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PLoS One. 2015 Jun 29;10(6):e0131535. doi: 10.1371/journal.pone.0131535. eCollection 2015.

Relationship among Medical Student Resilience, Educational Environment and Quality of Life.

Author information

1
Center for Development of Medical Education, School of Medicine of the University of São Paulo, Sao Paulo, Brazil; Evangelical Medical School of Parana, Curitiba, Brazil.
2
Department of Medicine, School of Medicine of the University of Sao Paulo, Sao Paulo, Brazil.
3
Center for Development of Medical Education, School of Medicine of the University of São Paulo, Sao Paulo, Brazil.
4
Department of Obstetrics and Gynecology, Federal University of Uberlandia, Uberlandia, Minas Gerais, Brazil.
5
State University of São Paulo, Botucatu, Brazil.
6
ABC Foundation Medical School, Santo Andre, Brazil.
7
School of Medicine of Marilia, Marilia, Brazil.
8
School of Medicine of Rio Preto, Rio Preto, Brazil.
9
Department of Psychiatry, School of Medicine, State University of Campinas, Campinas, Brazil.
10
Department of Pathology, School of Medicine of the University of Sao Paulo, Sao Paulo, Brazil.
11
Center for Development of Medical Education, School of Medicine of the University of São Paulo, Sao Paulo, Brazil; Department of Medicine, School of Medicine of the University of Sao Paulo, Sao Paulo, Brazil.

Abstract

CONTEXT:

Resilience is a capacity to face and overcome adversities, with personal transformation and growth. In medical education, it is critical to understand the determinants of a positive, developmental reaction in the face of stressful, emotionally demanding situations. We studied the association among resilience, quality of life (QoL) and educational environment perceptions in medical students.

METHODS:

We evaluated data from a random sample of 1,350 medical students from 22 Brazilian medical schools. Information from participants included the Wagnild and Young's resilience scale (RS-14), the Dundee Ready Educational Environment Measure (DREEM), the World Health Organization Quality of Life questionnaire - short form (WHOQOL-BREF), the Beck Depression Inventory (BDI) and the State-Trait Anxiety Inventory (STAI).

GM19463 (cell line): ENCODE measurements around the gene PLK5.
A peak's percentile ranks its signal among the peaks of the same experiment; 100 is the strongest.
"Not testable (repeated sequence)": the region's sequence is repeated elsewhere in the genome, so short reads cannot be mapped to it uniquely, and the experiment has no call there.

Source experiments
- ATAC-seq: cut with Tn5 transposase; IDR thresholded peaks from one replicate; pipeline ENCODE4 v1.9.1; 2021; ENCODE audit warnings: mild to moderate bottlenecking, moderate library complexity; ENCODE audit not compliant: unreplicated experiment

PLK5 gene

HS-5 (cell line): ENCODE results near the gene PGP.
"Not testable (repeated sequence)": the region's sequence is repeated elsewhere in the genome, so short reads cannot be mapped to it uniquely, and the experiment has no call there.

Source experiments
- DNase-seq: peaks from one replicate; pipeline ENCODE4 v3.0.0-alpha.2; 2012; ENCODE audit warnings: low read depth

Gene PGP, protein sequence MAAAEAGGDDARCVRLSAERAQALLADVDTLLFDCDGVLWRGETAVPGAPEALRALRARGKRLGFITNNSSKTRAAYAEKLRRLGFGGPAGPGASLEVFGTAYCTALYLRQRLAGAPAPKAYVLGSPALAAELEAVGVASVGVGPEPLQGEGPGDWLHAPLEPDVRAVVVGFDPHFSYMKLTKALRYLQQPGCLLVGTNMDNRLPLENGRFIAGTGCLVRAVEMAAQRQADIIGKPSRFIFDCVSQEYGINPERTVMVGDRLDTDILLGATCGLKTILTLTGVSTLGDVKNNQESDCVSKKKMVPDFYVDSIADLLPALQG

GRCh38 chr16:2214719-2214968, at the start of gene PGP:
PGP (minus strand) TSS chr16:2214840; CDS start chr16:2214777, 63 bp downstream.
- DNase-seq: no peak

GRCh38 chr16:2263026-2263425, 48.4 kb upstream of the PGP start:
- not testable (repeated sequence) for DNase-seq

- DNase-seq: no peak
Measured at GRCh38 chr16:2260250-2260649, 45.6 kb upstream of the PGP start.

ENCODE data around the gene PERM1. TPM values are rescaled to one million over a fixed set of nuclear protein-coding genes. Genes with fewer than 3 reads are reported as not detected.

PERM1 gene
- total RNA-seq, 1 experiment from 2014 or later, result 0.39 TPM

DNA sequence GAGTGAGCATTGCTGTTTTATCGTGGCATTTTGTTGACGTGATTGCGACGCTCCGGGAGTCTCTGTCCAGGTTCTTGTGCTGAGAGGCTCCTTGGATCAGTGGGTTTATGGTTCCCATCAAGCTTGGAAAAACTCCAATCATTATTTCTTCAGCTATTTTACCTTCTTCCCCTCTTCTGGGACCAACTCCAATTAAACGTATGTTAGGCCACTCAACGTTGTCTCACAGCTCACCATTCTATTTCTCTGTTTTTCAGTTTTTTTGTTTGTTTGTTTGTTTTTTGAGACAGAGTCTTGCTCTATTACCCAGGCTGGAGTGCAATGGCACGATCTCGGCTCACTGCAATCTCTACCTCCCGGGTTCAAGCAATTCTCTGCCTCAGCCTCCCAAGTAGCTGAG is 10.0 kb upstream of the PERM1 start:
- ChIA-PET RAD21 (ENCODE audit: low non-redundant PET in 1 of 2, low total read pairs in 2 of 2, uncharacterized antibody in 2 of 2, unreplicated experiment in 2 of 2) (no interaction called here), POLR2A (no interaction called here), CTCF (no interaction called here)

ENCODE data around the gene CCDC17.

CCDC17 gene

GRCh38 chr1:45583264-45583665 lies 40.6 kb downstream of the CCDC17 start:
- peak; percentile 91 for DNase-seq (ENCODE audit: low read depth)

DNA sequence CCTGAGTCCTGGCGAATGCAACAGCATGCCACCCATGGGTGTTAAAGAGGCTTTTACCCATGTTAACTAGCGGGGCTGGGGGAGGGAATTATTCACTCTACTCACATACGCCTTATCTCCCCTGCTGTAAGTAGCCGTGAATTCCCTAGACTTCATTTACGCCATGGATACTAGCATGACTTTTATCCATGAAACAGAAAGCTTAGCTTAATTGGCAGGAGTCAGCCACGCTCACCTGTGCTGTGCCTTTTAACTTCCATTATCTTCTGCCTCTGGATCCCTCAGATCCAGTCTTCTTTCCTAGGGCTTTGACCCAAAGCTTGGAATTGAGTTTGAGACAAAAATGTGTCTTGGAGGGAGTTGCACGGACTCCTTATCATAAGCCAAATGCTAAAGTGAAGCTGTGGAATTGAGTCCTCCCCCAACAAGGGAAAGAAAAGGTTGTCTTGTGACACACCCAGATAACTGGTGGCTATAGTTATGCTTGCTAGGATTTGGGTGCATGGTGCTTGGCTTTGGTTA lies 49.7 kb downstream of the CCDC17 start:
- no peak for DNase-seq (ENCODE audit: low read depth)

RESULTS:

Full multiple linear regression models were adjusted for sex, age, year of medical course, presence of a BDI score ≥ 14 and STAI state or anxiety scores ≥ 50. Compared to those with very high resilience levels, individuals with very low resilience had worse QoL, measured by overall (β=-0.89; 95% confidence interval =-1.21 to -0.56) and medical-school related (β=-0.85; 95%CI=-1.25 to -0.45) QoL scores, environment (β=-6.48; 95%CI=-10.01 to -2.95), psychological (β=-22.89; 95%CI=-25.70 to -20.07), social relationships (β=-14.28; 95%CI=-19.07 to -9.49), and physical health (β=-10.74; 95%CI=-14.07 to -7.42) WHOQOL-BREF domain scores. They also had a worse educational environment perception, measured by global DREEM score (β=-31.42; 95%CI=-37.86 to -24.98), learning (β=-7.32; 95%CI=-9.23 to -5.41), teachers (β=-5.37; 95%CI=-7.16 to -3.58), academic self-perception (β=-7.33; 95%CI=-8.53 to -6.12), atmosphere (β=-8.29; 95%CI=-10.13 to -6.44) and social self-perception (β=-3.12; 95%CI=-4.11 to -2.12) DREEM domain scores. We also observed a dose-response pattern across resilience level groups for most measurements.

CONCLUSIONS:

Medical students with higher resilience levels had a better quality of life and a better perception of educational environment. Developing resilience may become an important strategy to minimize emotional distress and enhance medical training.

PMID:
26121357
PMCID:
PMC4486187
DOI:
10.1371/journal.pone.0131535
[Indexed for MEDLINE]
Free PMC Article

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